You sprain your ankle: ER or urgent care center?
Your child wakes up with a fever. You twist your knee walking into the house. These events used to mean a trip to the emergency room. But over the last few years, another option has opened: urgent care. How do you know which is best for your needs?
Cape Cod Hospital Emergency Center physician,
Craig Cornwall, MD, gives you this checklist to help you make the decision in seeking care and understanding the difference between an ER and urgent care:
What’s the difference? Isn’t going to the emergency room already “urgent”?
You should call 911 or go to the emergency room for more complex or critical medical needs, such as a head injury or a potential stroke.
Despite the name, urgent care centers treat less critical ailments, such as a sprained ankle or a fever.
How should I decide?
In general, urgent care can treat most of the needs of younger, healthier patients.
Older patients often have underlying medical conditions that can complicate treatment. They should head to the ER.
Regardless of age, those with diabetes, a heart condition, or other underlying medical issues should go to the ER, where lab tests and advanced imaging equipment are available for diagnosis and treatment.
Won’t I have to wait a long time in an ER?
Emergency rooms can certainly get busy, especially in the summer months. But, the wait times are typically shorter than at most hospitals. At Cape Cod and Falmouth hospitals, we’ve been averaging about a 25-minute wait to get patients in an exam room and about 40 minutes to see a doctor or nurse.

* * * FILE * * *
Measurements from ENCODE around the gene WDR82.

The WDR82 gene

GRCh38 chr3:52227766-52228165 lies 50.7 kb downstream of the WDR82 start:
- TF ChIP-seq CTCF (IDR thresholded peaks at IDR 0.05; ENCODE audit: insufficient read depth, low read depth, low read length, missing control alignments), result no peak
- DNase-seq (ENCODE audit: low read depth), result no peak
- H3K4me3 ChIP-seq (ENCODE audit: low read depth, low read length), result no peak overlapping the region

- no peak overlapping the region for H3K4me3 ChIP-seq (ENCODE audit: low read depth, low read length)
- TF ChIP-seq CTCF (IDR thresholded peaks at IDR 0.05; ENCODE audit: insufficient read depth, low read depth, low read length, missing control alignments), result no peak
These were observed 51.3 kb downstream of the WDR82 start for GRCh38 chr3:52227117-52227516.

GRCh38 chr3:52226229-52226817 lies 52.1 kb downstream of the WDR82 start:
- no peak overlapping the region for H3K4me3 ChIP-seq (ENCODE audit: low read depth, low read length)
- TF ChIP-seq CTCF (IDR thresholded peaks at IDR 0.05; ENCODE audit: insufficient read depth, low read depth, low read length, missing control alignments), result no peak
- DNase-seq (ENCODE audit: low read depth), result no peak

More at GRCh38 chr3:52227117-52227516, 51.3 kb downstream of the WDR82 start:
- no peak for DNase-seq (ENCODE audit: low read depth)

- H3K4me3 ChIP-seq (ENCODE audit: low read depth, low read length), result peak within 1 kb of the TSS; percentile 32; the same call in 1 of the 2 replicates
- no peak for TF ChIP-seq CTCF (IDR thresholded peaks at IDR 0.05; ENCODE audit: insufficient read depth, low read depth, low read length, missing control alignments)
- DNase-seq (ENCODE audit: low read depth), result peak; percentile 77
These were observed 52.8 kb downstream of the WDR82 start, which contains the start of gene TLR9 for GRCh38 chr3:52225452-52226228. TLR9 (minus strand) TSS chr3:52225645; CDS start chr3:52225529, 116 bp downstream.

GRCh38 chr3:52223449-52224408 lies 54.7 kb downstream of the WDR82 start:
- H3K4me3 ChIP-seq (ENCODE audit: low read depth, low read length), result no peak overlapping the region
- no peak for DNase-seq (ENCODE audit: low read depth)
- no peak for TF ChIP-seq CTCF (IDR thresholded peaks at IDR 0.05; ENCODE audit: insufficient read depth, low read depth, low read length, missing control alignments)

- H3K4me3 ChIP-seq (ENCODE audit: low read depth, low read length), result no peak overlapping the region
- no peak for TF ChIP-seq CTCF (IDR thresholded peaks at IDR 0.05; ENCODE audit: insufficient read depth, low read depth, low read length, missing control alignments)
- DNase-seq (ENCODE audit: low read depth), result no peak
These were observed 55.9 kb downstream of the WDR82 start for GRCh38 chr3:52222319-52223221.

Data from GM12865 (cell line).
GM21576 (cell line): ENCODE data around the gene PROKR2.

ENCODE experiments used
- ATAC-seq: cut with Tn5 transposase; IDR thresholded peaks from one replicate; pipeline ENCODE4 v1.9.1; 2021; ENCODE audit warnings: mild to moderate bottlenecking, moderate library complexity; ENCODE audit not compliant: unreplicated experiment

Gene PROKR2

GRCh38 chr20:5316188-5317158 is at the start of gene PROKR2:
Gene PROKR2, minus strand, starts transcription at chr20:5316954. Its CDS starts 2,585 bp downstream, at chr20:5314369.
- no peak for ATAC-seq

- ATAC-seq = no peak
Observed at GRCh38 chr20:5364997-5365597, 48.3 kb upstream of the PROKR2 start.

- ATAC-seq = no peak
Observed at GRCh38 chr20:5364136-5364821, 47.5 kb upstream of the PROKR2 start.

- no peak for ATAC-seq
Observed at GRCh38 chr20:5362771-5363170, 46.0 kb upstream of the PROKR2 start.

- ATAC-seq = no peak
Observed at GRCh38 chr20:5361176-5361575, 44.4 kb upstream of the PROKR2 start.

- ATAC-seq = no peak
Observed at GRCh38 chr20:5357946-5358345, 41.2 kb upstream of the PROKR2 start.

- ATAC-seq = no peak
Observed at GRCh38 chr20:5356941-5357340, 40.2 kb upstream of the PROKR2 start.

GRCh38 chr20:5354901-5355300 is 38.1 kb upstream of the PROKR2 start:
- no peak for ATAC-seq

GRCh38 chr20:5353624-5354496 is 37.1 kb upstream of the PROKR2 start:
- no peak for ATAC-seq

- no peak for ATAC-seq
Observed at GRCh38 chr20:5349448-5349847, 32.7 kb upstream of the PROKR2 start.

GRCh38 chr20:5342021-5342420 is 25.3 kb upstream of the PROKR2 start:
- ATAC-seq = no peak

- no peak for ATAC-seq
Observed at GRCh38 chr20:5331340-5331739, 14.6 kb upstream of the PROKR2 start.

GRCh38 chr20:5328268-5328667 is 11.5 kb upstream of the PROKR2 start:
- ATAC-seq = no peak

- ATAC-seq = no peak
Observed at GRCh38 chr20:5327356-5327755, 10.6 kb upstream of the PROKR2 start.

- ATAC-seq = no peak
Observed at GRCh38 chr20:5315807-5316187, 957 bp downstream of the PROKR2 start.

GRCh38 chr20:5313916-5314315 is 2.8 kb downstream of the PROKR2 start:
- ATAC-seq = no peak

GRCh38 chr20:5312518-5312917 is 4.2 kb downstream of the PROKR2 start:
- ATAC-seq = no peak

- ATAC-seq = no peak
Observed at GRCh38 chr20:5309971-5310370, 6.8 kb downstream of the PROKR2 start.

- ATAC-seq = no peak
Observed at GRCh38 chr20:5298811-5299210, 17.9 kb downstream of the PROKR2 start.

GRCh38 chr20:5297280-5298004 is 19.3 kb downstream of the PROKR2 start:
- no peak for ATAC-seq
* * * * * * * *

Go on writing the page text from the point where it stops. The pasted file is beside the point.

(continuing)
Are Cape Cod Healthcare’s urgent care centers like community-based ERs?
No. Our four urgent care centers, at
Urgent Care Falmouth, Urgent Care Hyannis, Fontaine Outpatient Center (Harwich) and Stoneman Outpatient Center (Sandwich), are well equipped to handle minor injuries, but they do not have the full complement of diagnostic equipment and in-house labs, as our ERs do.
All four urgent care centers have ER-trained physicians on site.
Does it cost the same to go to urgent care or the ER?
While your wallet should not determine where you get your care, choosing the appropriate level of care can mean getting the treatment you need without paying extra.
Urgent care can meet the needs of many patients with lower out-of-pocket costs.
ERs are generally a better choice for patients with complex or critical medical needs:
Choose Urgent Care for:
Sore throat or infection
Cuts and lacerations
Vomiting, or diarrhea in younger, healthier patients
Colds and coughs
Choose the ER or call 911 for:
A deep cut that won’t stop bleeding
Vomiting or diarrhea in an older patient
Bleeding in a patient on blood thinners
Loss of balance